More of a half day really. Some of the shots we were hoping to get this morning had to be pushed to our next shoot, as the fog and low visibility made shooting impossible, but we did get some stuff this afternoon, including footage on the Seattle-Bremerton ferry. (One passenger informed us "(Kurt) was never in Bremerton. At least no one told me about it.")
Did some driving around earlier today with Shirley and Wyatt and Forest looking at locations for the Seattle portion of the shoot, and will work with Heather, my location manager, tomorrow. Then it's back to Los Angeles for a couple of weeks to regroup and attempt to re-calibrate.
Pretty exhausted tonight, fairly incapable of composing complete thoughts. The past two weeks are such a blur at this point, and my various trips to Seattle are running together in my brain.
Just finished up a short two-day shoot in Olympia (we will return there after Thanksgiving) that went really well. After six days in Aberdeen, everyone seemed to be completely dialed in to our way of working - shoot, move, shoot, move, light a little, shoot, get in the cars and drive down the street, repeat - and both days were really productive. Olympia is a really fun town to hang out in and it's nice to be in a place where, even after just a day or two, you're running into folks you met. Also, I've always really liked college towns - the combination of small town enhanced by cultural opportunities and lots of good, inexpensive food and strong coffee.
One of my favorite things we did in Olympia was shoot stuff with Kendl and Joe from local band The Pasties. At various places in our film, we're mirroring events or moments in Kurt's life by finding real people who are doing the same thing in 2005. Hanging out with them and watching them play in their house reminded me & Shirley of a lot of the indie rock videos we did back in the early 90s, particularly with our friend, the director Norwood Cheek, who made lots of great videos for bands like Superchunk, Tsunami, Velocity Girl and others. It was nice being in the midst of a young and thriving music scene again.
When I first posted about Truly Indie last week, I had no idea that it would create such a swarm of interest and/or criticism. On first blush, it seemed a great alternative, a network of four-walling, that seemed of benefit to filmmakers. And because it seemed to me that Mark Cuban and Todd Wagner are consistently proposing new ideas related to the production, distribution and exhibition of independents, I wanted to give them due credit for another interesting idea.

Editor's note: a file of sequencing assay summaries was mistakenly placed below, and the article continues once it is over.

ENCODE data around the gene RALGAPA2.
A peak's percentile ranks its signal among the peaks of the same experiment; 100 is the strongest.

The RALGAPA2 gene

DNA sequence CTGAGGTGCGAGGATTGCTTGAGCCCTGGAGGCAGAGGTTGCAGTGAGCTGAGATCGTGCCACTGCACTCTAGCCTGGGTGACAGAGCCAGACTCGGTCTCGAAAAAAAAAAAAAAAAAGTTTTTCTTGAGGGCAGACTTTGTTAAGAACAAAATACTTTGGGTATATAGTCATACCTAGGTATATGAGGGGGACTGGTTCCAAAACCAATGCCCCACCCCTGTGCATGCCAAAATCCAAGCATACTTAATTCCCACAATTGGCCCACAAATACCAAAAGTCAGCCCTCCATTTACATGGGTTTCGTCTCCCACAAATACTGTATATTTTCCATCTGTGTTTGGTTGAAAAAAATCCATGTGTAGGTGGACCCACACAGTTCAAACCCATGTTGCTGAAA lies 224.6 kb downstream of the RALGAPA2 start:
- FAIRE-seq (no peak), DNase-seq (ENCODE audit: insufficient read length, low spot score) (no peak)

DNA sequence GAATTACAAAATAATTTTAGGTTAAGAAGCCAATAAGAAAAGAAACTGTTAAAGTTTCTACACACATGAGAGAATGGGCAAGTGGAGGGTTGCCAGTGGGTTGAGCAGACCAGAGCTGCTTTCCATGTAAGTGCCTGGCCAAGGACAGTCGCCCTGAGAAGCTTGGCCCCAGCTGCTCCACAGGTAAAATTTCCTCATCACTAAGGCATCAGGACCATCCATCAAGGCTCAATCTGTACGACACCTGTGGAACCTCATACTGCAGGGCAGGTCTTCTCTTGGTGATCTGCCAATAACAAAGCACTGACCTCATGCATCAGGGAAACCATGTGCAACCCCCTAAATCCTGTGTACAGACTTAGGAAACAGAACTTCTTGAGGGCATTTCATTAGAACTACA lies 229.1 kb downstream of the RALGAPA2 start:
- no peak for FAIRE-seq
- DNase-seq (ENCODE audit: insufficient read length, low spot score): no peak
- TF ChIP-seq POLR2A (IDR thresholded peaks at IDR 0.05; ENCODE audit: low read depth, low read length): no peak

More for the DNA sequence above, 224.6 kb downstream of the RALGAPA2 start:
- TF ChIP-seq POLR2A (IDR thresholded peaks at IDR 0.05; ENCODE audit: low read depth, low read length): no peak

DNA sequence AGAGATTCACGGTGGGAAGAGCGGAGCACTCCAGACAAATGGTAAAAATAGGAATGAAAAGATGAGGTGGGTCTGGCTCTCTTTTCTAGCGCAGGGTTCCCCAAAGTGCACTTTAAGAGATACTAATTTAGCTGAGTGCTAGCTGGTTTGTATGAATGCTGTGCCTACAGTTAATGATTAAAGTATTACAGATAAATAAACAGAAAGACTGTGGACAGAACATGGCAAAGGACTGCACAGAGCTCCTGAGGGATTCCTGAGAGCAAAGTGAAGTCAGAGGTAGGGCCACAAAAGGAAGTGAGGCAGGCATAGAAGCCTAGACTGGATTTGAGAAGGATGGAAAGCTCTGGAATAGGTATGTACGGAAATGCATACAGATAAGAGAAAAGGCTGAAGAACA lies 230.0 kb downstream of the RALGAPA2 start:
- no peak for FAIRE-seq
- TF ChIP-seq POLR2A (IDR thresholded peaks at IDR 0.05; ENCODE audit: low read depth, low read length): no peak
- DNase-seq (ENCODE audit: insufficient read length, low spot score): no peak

Spent the last week working on the audio track for the film, going over it with my three producers - Shirley, Noah and Chris - moving things around, pulling out a line here, adding another there.
Some background, which I'm not sure if I have explained previously here, on how we are going about this production: During a four month span in late 1992-early 1993, Michael Azerrad recorded more than 24 hours of interviews with Kurt Cobain, covering just about every period of his life up to that point. Beginning this summer, Michael and I went through this material and began to pull out our selects - our favorite pieces of the interviews - which ultimately gave us about 4.5 hours of material that we really liked. Then over the past month and a half, we boiled this down to about 95 minutes.
While I haven't written about it very much, the past few weeks have been intensely devoted to working on my upcoming Kurt Cobain documentary. Following my advance scout of Aberdeen, Olympia and Seattle in July, I spent much of the month combing through Michael Azerrad's audio interviews with Kurt, more than 24 hours in total, trying to pair the material down to feature film length. After meeting me in Seattle last weekend to scout locations and meet with the composers, Michael joined me here in Los Angeles and together we came up with a rough track that runs about an hour and forty minutes. I will work to shave 10 or more minutes from that, and will likely move things around and add some new stuff in.
This part of the process can be really frustrating. On Gigantic, trying to get down to our final hour and forty minute run time was excruciating. Not because the material was so fantastic and we couldn't figure out what to cut, but because it was so difficult to see the material clearly after working with it for such a long period of time. But working with Michael, and also my having more experience doing this, has made this time really enjoyable and streamlined for me.